A database is an integrated collection of data, usually so large that it has to be stored on secondary storage devices such as disks or tapes. This data can be maintained as a collection of operating system files, or stored in a DBMS (database management system).
The advantages of using a DBMS are:
- Data independence and efficient access. Database application programs are independent of the details of data representation and storage. The conceptual and external schemas provide independence from physical storage decisions and logical design decisions respectively. In addition, a DBMS provides efficient storage and retrieval mechanisms, including support for very large files, index structures and query optimization.
- Reduced application development time. Since the DBMS provides several important functions required by applications, such as concurrency control and crash recovery, high level query facilities, etc., only application-specific code needs to be written. Even this is facilitated by suites of application development tools available from vendors for many database management systems.
- Data integrity and security. The view mechanism and the authorization facilities of a DBMS provide a powerful access control mechanism. Further, updates to the data that violate the semantics of the data can be detected and rejected by the DBMS if users specify the appropriate integrity constraints.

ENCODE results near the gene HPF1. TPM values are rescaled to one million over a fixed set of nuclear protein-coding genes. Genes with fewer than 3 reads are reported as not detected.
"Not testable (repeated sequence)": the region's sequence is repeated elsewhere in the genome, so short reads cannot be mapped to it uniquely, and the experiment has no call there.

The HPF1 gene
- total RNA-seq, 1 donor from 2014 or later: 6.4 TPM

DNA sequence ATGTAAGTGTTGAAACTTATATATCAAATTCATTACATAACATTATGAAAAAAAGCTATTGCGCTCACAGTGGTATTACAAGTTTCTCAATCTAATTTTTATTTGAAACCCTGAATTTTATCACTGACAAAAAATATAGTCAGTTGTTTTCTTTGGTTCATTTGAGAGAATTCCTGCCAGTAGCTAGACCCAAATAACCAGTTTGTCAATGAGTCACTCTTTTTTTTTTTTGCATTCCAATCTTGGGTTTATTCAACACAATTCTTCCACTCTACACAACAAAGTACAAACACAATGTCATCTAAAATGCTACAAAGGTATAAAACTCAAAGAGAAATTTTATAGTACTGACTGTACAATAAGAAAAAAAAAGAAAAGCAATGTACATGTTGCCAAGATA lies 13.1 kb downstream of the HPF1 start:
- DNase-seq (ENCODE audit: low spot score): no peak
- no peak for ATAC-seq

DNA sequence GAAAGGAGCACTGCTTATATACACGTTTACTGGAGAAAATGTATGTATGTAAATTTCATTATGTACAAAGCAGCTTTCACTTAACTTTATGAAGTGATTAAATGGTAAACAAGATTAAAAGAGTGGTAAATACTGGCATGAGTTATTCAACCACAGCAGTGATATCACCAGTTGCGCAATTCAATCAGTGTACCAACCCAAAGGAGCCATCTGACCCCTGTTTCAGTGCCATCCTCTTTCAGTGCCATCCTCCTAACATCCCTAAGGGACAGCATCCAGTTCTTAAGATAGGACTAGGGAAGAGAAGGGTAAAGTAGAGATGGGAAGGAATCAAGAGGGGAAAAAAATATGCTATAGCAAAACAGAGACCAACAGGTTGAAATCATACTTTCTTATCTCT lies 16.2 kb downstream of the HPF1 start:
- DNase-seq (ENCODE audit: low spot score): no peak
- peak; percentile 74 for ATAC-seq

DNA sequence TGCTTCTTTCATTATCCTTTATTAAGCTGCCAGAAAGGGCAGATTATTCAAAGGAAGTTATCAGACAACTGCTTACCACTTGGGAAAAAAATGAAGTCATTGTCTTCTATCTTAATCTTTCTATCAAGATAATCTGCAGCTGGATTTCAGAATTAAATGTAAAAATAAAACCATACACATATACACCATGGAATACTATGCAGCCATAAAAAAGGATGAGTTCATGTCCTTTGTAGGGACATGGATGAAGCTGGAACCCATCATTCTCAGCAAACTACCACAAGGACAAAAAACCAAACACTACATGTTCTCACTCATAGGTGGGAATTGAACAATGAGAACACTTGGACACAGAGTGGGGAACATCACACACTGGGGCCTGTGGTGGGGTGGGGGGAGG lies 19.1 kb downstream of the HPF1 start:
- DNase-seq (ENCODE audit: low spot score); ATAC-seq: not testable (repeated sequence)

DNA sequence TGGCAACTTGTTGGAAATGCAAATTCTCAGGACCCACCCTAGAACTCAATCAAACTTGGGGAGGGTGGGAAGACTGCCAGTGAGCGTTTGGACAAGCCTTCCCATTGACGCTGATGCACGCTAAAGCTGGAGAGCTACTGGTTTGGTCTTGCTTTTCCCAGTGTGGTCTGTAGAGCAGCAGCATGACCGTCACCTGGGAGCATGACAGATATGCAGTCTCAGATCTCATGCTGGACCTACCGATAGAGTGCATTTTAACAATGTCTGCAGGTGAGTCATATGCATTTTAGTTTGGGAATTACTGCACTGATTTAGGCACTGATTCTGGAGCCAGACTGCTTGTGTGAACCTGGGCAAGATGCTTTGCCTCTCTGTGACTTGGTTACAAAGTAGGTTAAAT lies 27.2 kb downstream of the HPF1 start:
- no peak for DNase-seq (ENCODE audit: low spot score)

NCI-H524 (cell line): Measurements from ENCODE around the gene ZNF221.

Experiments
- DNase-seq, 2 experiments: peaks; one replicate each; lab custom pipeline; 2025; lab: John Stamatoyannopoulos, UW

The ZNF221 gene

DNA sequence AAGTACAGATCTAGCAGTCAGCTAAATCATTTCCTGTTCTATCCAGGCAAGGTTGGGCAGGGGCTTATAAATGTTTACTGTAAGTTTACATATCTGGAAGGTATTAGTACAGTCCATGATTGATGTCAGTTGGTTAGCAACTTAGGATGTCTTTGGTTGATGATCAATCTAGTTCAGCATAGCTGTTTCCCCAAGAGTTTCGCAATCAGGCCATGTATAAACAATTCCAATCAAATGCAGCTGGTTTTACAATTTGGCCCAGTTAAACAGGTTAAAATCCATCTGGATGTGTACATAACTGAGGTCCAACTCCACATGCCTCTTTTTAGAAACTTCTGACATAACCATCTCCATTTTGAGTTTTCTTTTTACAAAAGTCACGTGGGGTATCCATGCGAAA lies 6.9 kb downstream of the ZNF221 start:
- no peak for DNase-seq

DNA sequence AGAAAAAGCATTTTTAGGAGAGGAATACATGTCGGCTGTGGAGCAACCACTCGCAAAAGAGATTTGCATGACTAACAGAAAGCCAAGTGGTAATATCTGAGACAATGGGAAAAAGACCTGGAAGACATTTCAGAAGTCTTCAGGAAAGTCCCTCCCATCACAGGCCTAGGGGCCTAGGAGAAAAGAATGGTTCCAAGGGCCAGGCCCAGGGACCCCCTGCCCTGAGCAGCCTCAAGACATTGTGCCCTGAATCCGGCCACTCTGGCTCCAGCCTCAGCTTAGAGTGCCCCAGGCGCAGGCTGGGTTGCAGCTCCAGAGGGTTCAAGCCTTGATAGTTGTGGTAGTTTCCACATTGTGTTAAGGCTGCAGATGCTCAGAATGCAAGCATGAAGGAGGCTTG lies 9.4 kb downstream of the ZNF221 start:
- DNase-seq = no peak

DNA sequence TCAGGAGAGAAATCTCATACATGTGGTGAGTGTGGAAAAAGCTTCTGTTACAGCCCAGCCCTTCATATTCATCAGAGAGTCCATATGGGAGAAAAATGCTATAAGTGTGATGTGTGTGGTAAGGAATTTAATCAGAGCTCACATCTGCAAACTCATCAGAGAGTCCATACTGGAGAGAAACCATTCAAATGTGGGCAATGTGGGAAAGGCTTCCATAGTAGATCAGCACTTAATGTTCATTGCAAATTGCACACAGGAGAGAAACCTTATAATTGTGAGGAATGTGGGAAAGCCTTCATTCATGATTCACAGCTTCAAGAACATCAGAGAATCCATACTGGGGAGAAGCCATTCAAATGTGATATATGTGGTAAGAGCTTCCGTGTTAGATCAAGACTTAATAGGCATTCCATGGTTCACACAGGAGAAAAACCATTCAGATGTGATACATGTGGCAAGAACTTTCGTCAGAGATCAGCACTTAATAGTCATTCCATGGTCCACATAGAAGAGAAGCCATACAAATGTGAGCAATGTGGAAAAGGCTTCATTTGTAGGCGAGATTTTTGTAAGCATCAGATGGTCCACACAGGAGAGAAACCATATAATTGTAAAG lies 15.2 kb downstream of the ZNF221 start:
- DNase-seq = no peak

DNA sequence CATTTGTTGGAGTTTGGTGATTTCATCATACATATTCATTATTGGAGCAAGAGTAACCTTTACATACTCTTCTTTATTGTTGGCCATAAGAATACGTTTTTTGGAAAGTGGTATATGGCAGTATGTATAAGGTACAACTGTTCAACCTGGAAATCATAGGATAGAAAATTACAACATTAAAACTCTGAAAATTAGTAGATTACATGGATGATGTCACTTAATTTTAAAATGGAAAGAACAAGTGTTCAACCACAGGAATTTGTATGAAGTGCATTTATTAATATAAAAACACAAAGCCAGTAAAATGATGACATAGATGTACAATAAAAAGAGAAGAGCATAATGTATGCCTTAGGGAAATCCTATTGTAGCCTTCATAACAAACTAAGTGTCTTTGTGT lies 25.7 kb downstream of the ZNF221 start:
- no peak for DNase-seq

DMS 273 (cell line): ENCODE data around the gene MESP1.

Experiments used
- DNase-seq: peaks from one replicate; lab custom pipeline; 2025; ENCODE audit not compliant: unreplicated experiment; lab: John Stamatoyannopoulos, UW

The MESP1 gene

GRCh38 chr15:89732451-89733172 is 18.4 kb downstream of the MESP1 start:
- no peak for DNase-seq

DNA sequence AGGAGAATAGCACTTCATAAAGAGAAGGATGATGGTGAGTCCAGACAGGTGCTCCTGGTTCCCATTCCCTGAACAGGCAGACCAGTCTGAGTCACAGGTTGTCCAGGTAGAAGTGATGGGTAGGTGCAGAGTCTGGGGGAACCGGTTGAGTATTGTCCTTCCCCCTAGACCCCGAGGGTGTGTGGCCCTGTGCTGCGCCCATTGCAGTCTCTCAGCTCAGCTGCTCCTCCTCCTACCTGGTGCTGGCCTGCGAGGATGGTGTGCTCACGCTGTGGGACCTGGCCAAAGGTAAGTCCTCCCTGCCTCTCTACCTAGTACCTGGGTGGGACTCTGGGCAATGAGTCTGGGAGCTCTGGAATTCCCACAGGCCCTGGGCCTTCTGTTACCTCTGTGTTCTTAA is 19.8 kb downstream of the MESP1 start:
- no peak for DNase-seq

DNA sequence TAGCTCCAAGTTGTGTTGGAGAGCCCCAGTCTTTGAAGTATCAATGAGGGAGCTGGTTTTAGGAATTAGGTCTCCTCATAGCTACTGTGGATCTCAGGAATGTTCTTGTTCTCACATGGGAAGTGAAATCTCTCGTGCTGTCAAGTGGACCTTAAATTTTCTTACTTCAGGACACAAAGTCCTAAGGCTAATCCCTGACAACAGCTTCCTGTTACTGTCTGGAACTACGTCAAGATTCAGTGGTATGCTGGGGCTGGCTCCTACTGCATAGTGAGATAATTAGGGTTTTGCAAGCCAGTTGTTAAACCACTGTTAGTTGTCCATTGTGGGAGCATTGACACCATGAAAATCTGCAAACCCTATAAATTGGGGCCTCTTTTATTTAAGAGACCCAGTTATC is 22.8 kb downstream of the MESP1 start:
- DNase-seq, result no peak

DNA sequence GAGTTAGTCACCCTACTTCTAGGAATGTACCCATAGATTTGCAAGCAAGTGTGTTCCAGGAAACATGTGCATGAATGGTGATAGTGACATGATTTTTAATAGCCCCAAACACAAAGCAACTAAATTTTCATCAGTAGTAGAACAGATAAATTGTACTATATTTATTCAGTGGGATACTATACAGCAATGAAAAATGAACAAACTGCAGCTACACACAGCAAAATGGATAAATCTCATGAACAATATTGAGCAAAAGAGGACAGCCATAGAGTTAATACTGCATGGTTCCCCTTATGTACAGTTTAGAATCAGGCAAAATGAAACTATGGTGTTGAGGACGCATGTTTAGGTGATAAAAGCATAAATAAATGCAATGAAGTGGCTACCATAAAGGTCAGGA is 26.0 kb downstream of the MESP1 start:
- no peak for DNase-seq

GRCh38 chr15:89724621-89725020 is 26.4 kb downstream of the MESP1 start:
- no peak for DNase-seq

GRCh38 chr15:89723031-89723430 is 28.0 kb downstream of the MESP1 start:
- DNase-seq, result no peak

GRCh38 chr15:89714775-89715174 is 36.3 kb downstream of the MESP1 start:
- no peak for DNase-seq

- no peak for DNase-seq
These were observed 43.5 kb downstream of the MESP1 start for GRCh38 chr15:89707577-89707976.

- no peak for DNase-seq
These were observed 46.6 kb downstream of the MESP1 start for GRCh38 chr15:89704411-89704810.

- Data administration. By providing a common umbrella for a large collection of data that is shared by several users, a DBMS facilitates maintenance and data administration tasks. A good DBA can effectively shield end-users from the chores of fine-tuning the data representation, periodic back-ups etc.
- Concurrent access and crash recovery. A DBMS supports the notion of a transaction, which is conceptually a single user’s sequential program. Users can write transactions as if their programs were running in isolation against the database. The DBMS executes the actions of transactions in an interleaved fashion to obtain good performance, but schedules them in such a way as to ensure that conflicting operations are not permitted to proceed concurrently. Further, the DBMS maintains a continuous log of the changes to the data, and if there is a system crash, it can restore the database to a transaction-consistent state. That is, the actions of incomplete transactions are undone, so that the database state reflects only the actions of completed transactions. Thus, if each complete transaction, executing alone, maintains the consistency criteria, then the database state after recovery from a crash is consistent.
If these advantages are not important for the application at hand, using a collection of files may be a better solution because of the increased cost and overhead of purchasing and maintaining a DBMS.
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